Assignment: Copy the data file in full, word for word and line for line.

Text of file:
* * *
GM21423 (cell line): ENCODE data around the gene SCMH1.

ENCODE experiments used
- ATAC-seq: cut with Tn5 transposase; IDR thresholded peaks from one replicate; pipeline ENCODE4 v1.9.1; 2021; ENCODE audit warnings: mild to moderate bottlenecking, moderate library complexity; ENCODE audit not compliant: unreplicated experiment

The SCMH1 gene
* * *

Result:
GM21423 (cell line): ENCODE data around the gene SCMH1.

ENCODE experiments used
- ATAC-seq: cut with Tn5 transposase; IDR thresholded peaks from one replicate; pipeline ENCODE4 v1.9.1; 2021; ENCODE audit warnings: mild to moderate bottlenecking, moderate library complexity; ENCODE audit not compliant: unreplicated experiment

The SCMH1 gene